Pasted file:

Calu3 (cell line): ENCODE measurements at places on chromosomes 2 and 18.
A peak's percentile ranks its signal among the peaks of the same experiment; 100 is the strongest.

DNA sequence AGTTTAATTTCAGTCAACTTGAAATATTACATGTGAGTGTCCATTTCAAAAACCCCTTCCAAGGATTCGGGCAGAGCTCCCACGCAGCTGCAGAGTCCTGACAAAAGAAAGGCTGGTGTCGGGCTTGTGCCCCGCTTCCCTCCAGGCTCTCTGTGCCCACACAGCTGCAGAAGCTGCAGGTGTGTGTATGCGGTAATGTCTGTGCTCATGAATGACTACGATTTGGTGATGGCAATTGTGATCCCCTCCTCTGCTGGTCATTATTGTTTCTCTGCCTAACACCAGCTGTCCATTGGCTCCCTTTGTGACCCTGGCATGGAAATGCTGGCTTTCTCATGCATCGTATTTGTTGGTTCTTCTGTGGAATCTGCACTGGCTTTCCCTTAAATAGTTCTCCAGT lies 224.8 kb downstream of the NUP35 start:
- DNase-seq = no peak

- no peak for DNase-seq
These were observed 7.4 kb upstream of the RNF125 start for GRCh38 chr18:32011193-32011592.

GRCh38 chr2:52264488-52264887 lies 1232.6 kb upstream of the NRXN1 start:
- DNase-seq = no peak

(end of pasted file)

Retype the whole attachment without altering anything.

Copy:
Calu3 (cell line): ENCODE measurements at places on chromosomes 2 and 18.
A peak's percentile ranks its signal among the peaks of the same experiment; 100 is the strongest.

DNA sequence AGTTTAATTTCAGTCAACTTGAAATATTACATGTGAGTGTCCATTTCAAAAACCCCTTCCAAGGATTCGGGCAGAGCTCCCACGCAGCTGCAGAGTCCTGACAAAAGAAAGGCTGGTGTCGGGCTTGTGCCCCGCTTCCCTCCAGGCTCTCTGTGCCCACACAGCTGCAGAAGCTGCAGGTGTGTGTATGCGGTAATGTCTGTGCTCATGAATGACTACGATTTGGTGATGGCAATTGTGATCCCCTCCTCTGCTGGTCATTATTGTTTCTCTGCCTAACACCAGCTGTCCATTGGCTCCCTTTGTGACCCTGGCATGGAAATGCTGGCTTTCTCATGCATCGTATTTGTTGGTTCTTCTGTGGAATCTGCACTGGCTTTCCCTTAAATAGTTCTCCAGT lies 224.8 kb downstream of the NUP35 start:
- DNase-seq = no peak

- no peak for DNase-seq
These were observed 7.4 kb upstream of the RNF125 start for GRCh38 chr18:32011193-32011592.

GRCh38 chr2:52264488-52264887 lies 1232.6 kb upstream of the NRXN1 start:
- DNase-seq = no peak